late 14c., passif, of matter, "capable of being acted upon;" of persons, "receptive;" also in the grammatical sense "expressive of being affected by some action" (opposed to active), from Old French passif "suffering, undergoing hardship" (14c.) and directly from Latin passivus "capable of feeling or suffering," from pass-, past-participle stem of pati "to suffer" (see passion).
The meaning "not active or acting" is recorded from late 15c.; the sense of "unresisting, not opposing, enduring suffering without resistance" is from 1620s. Related: Passively. As a noun, late 14c. as "a capacity in matter for being acted upon;" also in grammar, "a passive verb."
Passive resistance is attested in 1819 in Scott's "Ivanhoe" and was used throughout 19c.; it was re-coined by Gandhi c. 1906 in South Africa. Passive-aggressive with reference to behavior or personality characterized by indirect resistance but avoidance of direct confrontation is attested by 1971.
Indian form of passive resistance, 1920, in writings of Gandhi, from Sanskrit satyagraha "insistence on truth," from satya "truth, truthfulness" (from sat- "existing, true, virtuous," from PIE root *es- "to be") + agraha "pertinacity," from gṛbhṇāti, gṛhṇāti "he seizes" (from PIE root *ghrebh- (1) "to seize, reach;" see grab (v.)). Related: Satyagrahi.
"willful and persistent resistance to legitimate authority," c. 1200, from Old French contumace and directly from Latin contumacia "perseverance in one's purpose or opinions," generally in a bad sense, "arrogance, inflexibility, haughtiness, insolence," also especially "obstinate disobedience to a judicial order," abstract noun from stem of contumax (see contumely).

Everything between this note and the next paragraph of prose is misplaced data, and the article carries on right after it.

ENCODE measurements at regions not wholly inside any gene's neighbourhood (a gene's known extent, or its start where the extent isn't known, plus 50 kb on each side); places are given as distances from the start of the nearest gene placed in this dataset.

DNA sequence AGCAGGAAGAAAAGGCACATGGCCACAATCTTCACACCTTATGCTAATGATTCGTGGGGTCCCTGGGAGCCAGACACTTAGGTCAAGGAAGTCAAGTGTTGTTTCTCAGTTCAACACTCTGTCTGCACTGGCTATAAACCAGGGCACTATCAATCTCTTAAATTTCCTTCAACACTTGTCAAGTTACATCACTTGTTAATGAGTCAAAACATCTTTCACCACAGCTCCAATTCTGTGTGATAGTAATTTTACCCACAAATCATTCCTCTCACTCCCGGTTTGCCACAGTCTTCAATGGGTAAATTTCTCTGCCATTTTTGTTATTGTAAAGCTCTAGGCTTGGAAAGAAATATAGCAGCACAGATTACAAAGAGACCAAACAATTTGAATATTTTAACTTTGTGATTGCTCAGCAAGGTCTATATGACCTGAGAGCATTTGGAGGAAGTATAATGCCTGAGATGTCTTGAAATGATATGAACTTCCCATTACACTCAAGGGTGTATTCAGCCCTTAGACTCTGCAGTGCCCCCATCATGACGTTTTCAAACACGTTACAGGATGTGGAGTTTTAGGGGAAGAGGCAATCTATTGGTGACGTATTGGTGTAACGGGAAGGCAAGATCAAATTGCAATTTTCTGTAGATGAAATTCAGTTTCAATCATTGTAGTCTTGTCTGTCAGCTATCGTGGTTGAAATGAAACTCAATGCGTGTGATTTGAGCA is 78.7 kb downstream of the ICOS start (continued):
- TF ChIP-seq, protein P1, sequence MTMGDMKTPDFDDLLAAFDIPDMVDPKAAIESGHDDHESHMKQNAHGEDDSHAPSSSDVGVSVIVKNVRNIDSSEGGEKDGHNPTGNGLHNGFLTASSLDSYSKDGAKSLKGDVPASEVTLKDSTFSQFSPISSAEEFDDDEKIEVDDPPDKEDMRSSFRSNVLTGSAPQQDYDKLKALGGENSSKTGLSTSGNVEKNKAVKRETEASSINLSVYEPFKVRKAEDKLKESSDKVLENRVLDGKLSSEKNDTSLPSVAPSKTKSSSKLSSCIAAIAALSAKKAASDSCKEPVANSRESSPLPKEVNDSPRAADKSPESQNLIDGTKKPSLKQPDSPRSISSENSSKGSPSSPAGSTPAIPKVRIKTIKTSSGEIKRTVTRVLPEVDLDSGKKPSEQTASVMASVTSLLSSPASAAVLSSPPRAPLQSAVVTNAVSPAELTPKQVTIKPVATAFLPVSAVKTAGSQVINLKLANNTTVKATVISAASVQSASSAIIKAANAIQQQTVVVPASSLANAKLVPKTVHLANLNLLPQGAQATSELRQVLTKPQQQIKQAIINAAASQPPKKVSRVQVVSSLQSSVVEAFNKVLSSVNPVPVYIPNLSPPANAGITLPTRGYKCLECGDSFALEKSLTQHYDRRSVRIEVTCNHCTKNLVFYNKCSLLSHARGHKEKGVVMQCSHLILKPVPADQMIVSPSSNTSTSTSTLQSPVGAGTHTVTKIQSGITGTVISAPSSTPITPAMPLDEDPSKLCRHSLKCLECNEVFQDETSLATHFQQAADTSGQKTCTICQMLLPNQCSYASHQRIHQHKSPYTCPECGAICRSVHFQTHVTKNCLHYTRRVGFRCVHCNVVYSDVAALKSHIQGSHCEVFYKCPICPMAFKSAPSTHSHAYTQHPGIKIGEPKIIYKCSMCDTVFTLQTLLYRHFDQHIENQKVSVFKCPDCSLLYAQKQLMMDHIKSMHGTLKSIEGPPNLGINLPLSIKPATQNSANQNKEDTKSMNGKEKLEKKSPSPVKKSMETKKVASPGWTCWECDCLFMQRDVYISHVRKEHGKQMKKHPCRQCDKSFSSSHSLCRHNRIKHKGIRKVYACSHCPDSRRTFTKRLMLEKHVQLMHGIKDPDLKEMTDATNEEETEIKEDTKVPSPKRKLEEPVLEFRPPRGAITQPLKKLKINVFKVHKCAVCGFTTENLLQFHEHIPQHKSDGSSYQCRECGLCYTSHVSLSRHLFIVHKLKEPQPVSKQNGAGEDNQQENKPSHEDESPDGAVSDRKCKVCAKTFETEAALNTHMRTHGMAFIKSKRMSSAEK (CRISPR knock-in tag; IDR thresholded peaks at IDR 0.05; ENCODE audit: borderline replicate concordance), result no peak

early 15c., resistent, "making resistance or opposition," from present-participle stem of Latin resistere "make a stand against, oppose" (see resist). In later use from from French résistant, present participle of résister. In reference to the condition of not being overcome by diseases or drugs, from 1897.
"make blunt resistance to, put off with abrupt denial," 1580s, from obsolete French rebuffer "to check, snub," from Italian ribuffare "to check, chide, snide," from ribuffo "a snub," from ri- "back" (from Latin re-, see re-) + buffo "a puff," a word of imitative origin (compare buffoon, also buffet (n.2)). Related: Rebuffed; rebuffing.